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Council approves alcohol license transfer for new Chevron owners, closes street for Birding Festival


Greensboro City Council met Tuesday night, July 11 for its first regular meeting of the month. The meeting had a short agenda, with no old business to come before the council and little to report from the city’s department heads. The council reviewed an ABC license application from Diamond Jack 2023, Inc., an entity which has become the new owner of Greensboro’s two Chevron stations, one located on Demopolis Street and one on State Street. They had applied for offpremises beer and wine licenses for both locations in light of the change in ownership.

City Clerk Lorrie Cook said Police Chief Willie Lewis had completed a background check and that everything checked out. Councilmember Curtis made a motion, seconded by Councilmember Lewis, to accept the application. The motion carried by unanimous voice vote.

Tim Higgins was in attendance on behalf of the Alabama Audubon Society, which has planned its Third Annual Black Belt Birding Festival for August 4 and 5 in Greensboro. Higgins said organizers had discussed plans for the festival and, since a food truck was slated to be in attendance, they hoped to ask the city to close Market Street during the Friday night, Aug. 4, portion of the festival for safety. Higgins said the event that night would run from 5:00 p.m. to 8:00 p.m., and that closing the street an hour before would allow time to set up beforehand.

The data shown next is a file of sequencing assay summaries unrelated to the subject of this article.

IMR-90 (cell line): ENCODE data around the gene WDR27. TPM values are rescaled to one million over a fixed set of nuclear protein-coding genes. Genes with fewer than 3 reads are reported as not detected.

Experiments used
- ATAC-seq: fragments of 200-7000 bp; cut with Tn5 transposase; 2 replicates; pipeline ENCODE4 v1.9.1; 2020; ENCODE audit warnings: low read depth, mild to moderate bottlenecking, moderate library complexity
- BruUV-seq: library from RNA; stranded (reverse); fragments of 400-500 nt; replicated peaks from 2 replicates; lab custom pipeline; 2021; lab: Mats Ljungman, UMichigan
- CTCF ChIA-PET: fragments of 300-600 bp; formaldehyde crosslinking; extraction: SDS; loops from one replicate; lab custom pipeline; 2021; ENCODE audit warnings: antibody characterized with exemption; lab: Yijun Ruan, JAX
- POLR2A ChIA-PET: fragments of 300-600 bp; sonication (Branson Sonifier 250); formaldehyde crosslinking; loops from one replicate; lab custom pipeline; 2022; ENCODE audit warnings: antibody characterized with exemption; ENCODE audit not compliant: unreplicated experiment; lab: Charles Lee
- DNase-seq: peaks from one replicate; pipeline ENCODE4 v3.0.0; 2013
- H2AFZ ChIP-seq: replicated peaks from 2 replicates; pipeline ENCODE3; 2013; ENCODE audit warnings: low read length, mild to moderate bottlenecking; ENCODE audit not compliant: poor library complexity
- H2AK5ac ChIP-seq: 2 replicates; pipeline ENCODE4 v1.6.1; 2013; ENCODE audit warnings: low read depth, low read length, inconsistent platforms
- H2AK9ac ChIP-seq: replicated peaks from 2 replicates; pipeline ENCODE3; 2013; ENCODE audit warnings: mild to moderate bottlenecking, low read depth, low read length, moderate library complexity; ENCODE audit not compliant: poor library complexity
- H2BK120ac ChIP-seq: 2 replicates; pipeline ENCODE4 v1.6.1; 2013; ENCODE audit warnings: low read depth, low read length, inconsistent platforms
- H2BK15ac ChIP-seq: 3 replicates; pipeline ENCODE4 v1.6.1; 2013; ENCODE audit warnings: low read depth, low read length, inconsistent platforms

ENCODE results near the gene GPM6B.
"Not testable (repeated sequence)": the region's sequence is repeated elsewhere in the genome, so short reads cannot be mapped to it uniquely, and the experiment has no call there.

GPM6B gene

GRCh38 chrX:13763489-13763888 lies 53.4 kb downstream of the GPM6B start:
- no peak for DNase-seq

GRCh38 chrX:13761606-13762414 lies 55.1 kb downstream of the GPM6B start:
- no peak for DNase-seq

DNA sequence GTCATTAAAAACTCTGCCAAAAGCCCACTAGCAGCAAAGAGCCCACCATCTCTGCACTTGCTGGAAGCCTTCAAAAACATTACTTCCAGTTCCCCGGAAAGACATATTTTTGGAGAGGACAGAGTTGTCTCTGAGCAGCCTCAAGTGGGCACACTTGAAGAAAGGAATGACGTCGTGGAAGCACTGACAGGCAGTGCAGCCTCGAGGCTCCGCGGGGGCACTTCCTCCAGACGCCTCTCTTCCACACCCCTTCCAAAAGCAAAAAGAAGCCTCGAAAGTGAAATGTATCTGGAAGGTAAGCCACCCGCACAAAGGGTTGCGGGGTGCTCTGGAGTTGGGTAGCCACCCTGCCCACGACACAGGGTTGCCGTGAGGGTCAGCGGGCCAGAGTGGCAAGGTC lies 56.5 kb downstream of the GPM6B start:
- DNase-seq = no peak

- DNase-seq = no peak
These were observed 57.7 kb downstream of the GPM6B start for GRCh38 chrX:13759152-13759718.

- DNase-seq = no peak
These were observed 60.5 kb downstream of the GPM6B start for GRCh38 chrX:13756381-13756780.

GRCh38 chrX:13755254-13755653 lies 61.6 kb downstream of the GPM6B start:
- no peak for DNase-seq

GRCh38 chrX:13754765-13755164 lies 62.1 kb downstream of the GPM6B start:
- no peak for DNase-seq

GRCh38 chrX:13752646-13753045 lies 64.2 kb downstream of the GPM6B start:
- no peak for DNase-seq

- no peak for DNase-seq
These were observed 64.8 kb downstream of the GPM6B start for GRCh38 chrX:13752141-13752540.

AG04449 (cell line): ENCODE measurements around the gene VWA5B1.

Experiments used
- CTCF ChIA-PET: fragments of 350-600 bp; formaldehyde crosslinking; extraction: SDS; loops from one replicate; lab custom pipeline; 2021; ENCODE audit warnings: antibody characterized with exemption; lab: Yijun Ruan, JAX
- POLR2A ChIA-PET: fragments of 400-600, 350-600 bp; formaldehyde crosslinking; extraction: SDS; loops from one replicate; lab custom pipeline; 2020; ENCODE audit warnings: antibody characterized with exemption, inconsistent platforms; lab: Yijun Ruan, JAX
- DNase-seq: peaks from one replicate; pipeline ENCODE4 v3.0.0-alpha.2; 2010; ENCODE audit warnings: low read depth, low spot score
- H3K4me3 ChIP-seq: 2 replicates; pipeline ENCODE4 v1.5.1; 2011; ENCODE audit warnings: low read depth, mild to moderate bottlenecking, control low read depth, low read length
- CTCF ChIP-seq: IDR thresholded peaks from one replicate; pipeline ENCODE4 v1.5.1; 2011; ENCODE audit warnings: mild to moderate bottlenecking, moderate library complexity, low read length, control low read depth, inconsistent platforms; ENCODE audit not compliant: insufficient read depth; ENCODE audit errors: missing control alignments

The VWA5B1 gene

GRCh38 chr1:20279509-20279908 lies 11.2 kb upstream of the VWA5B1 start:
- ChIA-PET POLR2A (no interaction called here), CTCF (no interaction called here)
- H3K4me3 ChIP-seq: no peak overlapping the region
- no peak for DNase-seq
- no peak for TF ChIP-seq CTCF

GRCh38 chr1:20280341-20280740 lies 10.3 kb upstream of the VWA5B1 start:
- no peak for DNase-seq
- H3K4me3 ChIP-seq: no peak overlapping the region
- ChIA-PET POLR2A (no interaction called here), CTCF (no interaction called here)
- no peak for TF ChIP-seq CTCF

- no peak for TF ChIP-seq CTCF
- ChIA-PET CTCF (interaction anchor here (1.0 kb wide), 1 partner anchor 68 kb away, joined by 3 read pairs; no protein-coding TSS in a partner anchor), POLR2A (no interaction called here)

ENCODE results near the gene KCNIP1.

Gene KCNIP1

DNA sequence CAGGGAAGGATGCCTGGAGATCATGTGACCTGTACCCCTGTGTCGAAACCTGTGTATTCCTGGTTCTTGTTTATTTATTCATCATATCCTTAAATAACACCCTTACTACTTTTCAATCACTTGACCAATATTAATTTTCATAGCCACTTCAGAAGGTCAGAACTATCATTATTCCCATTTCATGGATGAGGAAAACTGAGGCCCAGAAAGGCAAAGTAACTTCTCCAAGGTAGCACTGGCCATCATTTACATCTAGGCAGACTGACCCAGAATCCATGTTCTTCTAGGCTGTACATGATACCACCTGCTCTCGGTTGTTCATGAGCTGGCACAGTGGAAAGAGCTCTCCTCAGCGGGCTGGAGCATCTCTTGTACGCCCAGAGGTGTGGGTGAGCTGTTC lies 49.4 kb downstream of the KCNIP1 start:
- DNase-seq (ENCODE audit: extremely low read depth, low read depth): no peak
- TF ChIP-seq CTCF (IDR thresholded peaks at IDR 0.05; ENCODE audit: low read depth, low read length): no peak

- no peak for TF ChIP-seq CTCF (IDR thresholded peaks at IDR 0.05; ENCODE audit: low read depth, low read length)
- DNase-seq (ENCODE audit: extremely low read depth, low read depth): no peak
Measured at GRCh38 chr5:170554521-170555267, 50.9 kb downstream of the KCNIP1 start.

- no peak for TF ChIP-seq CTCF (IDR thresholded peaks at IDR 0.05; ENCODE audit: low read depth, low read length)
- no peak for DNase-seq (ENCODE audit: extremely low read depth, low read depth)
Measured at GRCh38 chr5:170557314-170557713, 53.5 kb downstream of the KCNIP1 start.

Curtis made a motion, seconded by Lewis, to allow the street closure during the requested hours. The motion carried by unanimous voice vote.


During the public comment portion of the meeting, Councilmember Shepherd mentioned a site in her district that needed cleaning up. Councilmembers Bragg and Kyser said they had nothing in particular to report. Lewis thanked the Greensboro Police Department for dealing with a fight in her district the week of the July 4 holiday. “They came and resolved the issue,” she said.

Curtis said the Baptist Hill reunion in her district had been a great success and thanked everyone who supported that event. She reminded citizens to stay safe in light of the increasing heat and the continuing COVID-19 pandemic, and to check on elderly citizens in town.

Streets and sanitation superintendent Aaron Evans said the city’s crews had been doing their best to keep up with the workload in recent weeks. The heat and rain have made it difficult, though, he said. “That heat out there is dynamite,” he said. “We’ve got to look out for the safety of those men.”

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